It was a week before Atmosphere's seventh studio album, Southsiders, came out, and Sean Daley, lyricist and MC, was hyped. But in his own way. To listen to Sean, better known as Slug, wax poetic is an exercise in navigating tension. It's a tension that comes with the self-awareness you get as a mainstay in the 'underground' hip-hop scene for nearly twenty years. Past versus present versus future looms large for Slug as his focus changes. "I've got kids. I've got a wife. A cat. My phone bill is paid. What I need to do now is live forever. I'm thinking about what kind of love I can leave behind. I'm at that age now where you start thinking about that kind of shit."

I asked him if the comfortable things in his life, the family, the house, the feline, ever made him lazy. "I was comfortable at 29 because I was wasted. I was comfortable at 21 because I had a brand new kid, and I had no money, but I had a purpose. I've always been with comfort, and to me, I don't think comfort is what keeps people from being motivated. It's keeping from being complacent." Slug is anything but complacent, constantly challenging his own worldview. "I've always had this theory that all art was about procreation. But now I'm starting to see the nuanced side of what I do. It's much more than procreation. I've made the baby - and I'm still going."

You can see the shift in attitude and purpose in Atmosphere's catalogue. Where GodLovesUgly brought the self-effacing title track, and Seven's Travels the blistering 'Trying to Find a Balance', you could see the shift start to happen with When Life Gives You Lemons, You Paint that Shit Gold, when Slug switched from memoir to fiction. "When my dad died, it made me take a hard look at how personal I make albums. When he passed away and I heard from a friend of his how hurt he was about that song, it shook me. It made me go, I gotta quit putting everybody's dirty laundry out there. I just tried to steer away from that altogether and make an album that was other people's stories." Since then, he's been more focused on using fictional stories to explore universal themes. Southsiders, Atmosphere's latest offering, is much more than an homage to their hometown of south Minneapolis (though rapping about your hometown is Slug's "rule seven or so" of hip-hop.) Through Slug's stories, the record espouses themes of legacy, creation, mortality, and passion. "I always try to do things that are open to interpretation. What the hell does someone in San Antonio care about what's going on in the southside of Minneapolis? Everything has a southside. Everything has a bottom."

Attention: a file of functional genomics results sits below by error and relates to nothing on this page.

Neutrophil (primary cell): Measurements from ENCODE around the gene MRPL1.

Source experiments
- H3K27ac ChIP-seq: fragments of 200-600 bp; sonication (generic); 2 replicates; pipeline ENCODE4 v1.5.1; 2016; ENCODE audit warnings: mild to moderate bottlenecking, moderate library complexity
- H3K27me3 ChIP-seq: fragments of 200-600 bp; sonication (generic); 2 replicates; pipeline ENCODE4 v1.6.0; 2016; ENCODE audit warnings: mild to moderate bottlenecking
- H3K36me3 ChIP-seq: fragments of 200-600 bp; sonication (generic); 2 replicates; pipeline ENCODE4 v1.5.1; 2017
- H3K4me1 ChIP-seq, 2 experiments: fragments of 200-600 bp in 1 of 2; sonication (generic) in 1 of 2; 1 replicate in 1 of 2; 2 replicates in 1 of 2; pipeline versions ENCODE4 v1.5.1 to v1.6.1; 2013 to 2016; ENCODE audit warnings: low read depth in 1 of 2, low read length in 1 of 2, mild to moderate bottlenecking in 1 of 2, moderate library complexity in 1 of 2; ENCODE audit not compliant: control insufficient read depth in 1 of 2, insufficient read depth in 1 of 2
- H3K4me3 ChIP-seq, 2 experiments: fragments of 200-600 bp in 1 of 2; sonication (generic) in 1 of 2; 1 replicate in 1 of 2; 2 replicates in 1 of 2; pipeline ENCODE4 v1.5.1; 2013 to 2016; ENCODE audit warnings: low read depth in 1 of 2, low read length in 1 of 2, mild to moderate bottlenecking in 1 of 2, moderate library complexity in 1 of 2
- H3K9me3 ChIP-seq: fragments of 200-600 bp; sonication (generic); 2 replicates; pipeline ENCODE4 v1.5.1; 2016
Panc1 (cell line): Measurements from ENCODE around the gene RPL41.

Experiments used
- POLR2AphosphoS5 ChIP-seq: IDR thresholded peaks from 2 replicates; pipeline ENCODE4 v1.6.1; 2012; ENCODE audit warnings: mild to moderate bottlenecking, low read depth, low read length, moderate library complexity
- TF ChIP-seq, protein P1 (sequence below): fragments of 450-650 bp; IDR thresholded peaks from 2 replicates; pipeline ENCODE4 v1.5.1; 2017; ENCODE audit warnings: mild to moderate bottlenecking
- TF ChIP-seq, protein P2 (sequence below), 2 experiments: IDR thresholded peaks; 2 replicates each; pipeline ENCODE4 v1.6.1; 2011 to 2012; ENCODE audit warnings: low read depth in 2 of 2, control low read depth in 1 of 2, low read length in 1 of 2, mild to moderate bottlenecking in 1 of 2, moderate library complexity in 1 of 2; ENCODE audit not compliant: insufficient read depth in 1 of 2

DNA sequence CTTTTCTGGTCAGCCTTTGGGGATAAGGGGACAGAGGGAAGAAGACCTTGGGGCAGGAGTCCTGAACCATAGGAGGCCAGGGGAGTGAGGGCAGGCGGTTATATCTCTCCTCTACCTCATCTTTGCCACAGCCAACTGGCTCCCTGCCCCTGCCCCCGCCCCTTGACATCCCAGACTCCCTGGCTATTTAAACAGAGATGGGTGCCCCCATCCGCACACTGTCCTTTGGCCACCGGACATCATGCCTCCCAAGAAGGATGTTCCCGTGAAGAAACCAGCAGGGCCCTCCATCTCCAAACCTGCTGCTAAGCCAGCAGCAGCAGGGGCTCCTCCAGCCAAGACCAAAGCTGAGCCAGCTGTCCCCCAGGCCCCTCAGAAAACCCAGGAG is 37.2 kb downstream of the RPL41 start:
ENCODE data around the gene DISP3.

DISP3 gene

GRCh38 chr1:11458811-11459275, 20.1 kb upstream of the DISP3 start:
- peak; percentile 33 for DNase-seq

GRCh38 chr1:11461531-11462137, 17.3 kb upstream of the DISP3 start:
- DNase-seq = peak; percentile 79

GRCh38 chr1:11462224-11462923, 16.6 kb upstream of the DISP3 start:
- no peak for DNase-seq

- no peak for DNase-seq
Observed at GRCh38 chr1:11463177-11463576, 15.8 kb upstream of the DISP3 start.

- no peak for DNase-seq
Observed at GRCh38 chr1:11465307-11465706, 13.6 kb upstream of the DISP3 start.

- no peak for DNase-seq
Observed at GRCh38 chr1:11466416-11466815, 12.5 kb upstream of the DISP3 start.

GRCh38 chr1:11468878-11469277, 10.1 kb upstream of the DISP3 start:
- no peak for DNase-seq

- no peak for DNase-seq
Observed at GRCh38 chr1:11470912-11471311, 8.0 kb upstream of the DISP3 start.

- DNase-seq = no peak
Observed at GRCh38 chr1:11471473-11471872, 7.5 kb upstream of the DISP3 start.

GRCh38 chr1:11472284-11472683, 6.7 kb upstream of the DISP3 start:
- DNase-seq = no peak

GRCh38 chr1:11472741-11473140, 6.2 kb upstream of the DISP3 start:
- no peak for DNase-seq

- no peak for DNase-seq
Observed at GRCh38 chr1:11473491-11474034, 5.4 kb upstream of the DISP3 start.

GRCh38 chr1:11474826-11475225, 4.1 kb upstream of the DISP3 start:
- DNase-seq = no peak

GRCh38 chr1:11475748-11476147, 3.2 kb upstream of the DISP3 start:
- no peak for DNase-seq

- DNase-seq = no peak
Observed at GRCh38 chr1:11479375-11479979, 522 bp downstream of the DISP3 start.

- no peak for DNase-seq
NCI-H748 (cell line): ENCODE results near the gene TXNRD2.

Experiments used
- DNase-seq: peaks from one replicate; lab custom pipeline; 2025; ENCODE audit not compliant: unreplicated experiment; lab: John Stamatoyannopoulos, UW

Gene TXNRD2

Slug noted that their latest effort, Southsiders' statement of purpose ("every record has one") is entitled 'Fortunate'. It's a slow burner that begins boldly and moodily, "I highly doubt that y'all think about sex anywhere near as often as I think about death," Slug intones over organs and ominous bass notes. It's vintage Atmosphere, but elevated by the tension between the laidback cadence and fervent subject matter. Towards the end of the song, Slug pontificates on time: "I'm trying to tether it up and live forever through love."

The production has evolved over the years as well. When I said "[producer] Ant[hony Davis] loves keys" as a springboard for his take on the production side of his records, Slug was quick to point out, "using the piano is cheating. We know this, and that's why we do it. In my opinion, there is nothing that can compete with the piano. If you want to convey a type of happiness, sadness, anger, the piano can cover it all. We've kind of become a piano group. If you look at the songs that people gravitate towards, it's all the piano ones. 'Yesterday', 'Sunshine', 'Get Fly'. We try to not be too obvious with the piano anymore. We're trying to figure out how not to cheat so much anymore, but we can't help it. We learned it very early." Cheating though it may be, if you're a fan of those tasty licks, you can find some new ones on tunes like 'Arthur's Song' and 'Mrs. Interpret' (which also includes singing in French!) off Southsiders.

At Atmosphere's record release show in New York City on Tuesday, Slug was regular, grateful, and hungry. It had been nearly ten years since I'd seen them last, and I found that the aforementioned artistic evolution did not take away from, but enhanced what Atmosphere has always been about. I remembered something he said the previous week. "I think me and Anthony make music about hope," Slug had told me. "It feels like it's bigger than us. It feels like I'm not even the most important part of the equation. My relationship with my audience, I'm possibly the least important part of that equation. The most important part is the people looking for that hope," Slug told me. It's an astute observation on the nature of music consumption, but he neglected to mention that without Atmosphere, that particular energy wouldn't even exist. That sort of creation is a hell of a legacy.

Atmosphere's new album, Southsiders, is out now.